Christmas has always been a hectic time for Australia’s video game retailers but given the recent moves by the international gaming giants this year could be even hotter.
A cocktail of record-breaking discounting and a new console launch is set to put a spring in this year’s console war. Microsoft and Sony are pinning their hopes on discounting older consoles, with both arguing that there’s still plenty of life left in the current technology. Meanwhile, Nintendo is betting on the success of its new Wii U console – a machine that attempts to harness the best element of mobile and traditional console gaming.
The battle lines have been drawn – but which tactic will win out? And what does it all mean for the wider industry?
Microsoft and Sony’s price war
Microsoft came out guns blazing this month announcing what they called the ‘largest ever’ price drop to their Australian consoles and accessories.
The tech giant took between $50 to $150 off of its consoles, placing its cheapest console, the Xbox 360 4GB at a recommended retail price of $199. It has also cut the price of its base 250GB Xbox 360 console pack from $449 to $299.
Microsoft’s pricing manoeuvre gives it significant breathing space from its key competitor Sony. It's a prudent move given that a lot of the games for the Xbox 360 are also available on Sony’s Playstation 3.
A week before Microsoft took an axe to its prices, Sony released a new version of its PS3 console. The PS3 Super Slim – following on from the aptly named PS3 Slim – is Sony’s latest attempt to breathe one last breath of life into this six year old machine. Despite its slim down, Sony’s PS3 still flaunts that one advantage that its had over its Microsoft competitor - it still doubles as a blu-ray player.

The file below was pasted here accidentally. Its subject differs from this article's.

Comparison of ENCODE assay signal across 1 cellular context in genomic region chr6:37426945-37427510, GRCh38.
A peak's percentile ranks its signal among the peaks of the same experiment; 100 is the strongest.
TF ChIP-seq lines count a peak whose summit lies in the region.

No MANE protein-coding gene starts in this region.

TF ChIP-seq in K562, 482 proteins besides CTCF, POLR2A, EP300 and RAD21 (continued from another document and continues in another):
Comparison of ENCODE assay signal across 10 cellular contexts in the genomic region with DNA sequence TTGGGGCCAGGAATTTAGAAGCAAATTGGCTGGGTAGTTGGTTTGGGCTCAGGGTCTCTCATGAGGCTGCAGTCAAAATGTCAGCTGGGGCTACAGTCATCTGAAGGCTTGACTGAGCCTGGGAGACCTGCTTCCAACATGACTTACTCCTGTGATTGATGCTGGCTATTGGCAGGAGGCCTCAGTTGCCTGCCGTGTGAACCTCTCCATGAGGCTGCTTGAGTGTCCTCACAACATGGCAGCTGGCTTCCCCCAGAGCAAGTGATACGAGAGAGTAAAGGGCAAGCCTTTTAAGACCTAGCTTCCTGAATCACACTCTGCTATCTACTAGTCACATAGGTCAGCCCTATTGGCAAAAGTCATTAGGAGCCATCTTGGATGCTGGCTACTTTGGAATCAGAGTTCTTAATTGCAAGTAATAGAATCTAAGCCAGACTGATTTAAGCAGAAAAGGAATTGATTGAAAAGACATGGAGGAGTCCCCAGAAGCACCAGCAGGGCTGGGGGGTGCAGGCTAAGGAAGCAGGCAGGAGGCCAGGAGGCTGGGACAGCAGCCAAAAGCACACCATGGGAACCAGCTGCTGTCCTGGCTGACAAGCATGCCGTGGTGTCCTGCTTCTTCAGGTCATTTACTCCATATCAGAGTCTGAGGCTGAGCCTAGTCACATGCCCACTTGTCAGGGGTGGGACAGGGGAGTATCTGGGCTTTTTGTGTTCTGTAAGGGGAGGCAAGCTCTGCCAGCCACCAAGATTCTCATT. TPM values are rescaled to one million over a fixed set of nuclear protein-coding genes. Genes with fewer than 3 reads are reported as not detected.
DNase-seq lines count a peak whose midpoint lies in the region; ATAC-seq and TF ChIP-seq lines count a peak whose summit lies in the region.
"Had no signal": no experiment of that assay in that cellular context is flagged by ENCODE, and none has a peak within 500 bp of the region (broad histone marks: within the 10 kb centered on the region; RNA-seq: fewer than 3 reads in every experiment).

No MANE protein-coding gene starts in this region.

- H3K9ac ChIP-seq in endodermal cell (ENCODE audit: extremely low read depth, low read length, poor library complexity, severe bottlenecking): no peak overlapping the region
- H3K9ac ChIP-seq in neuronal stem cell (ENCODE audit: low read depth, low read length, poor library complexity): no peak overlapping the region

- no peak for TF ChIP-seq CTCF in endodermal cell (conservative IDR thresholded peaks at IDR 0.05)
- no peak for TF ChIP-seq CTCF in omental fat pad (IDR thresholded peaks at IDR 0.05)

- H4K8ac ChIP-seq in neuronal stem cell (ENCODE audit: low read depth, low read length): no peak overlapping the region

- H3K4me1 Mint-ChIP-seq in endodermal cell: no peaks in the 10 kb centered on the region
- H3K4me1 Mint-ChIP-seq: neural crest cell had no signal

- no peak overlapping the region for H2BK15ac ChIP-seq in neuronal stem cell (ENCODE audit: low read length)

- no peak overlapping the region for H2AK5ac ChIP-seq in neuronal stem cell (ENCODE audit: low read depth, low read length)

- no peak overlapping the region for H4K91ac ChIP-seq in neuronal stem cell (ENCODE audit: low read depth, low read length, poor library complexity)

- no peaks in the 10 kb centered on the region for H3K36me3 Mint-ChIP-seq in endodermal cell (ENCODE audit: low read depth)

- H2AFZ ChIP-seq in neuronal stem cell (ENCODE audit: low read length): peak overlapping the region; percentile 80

Unusually, Sony has applied a strategy that until now had been unique to Microsoft – it’s released a cheaper version of its console with a limited internal memory. Sony’s base $299 PS3 Super Slim console only comes with a 12GB flash memory. Sony offers additional memory if they need it - for a price of course.
Tech savvy consumers will more than likely opt to pay an extra $100 for a 500GB version of the console. But the Christmas console war isn’t as much about capturing gamer’s funds as it is about drawing in new customers. More often than not parents – who often know little about either data or gaming.
The Wii U
On the other side of the spectrum you have Nintendo’s Wii U console - a new addition to the market will make its debut on November 30. The most distinguishing factor of the Wii U console is its controller which has a touch screen built into it.
Nintendo has learnt from the mistakes of its last console launch and is offering up a decent selection of games at launch. While many of these titles are simply re-works of existing Xbox 360 and PS3 games, there are a few originals that might convince seasoned gamers to purchase the console at launch.
Nintendo’s also trying a new retail strategy this Christmas – its offering consumer’s choice. In the past Nintendo has only offered offer one version of its console, this time its offering two: a white 8GB basic pack at $349 and a black 32GB ‘premium’ console at $429.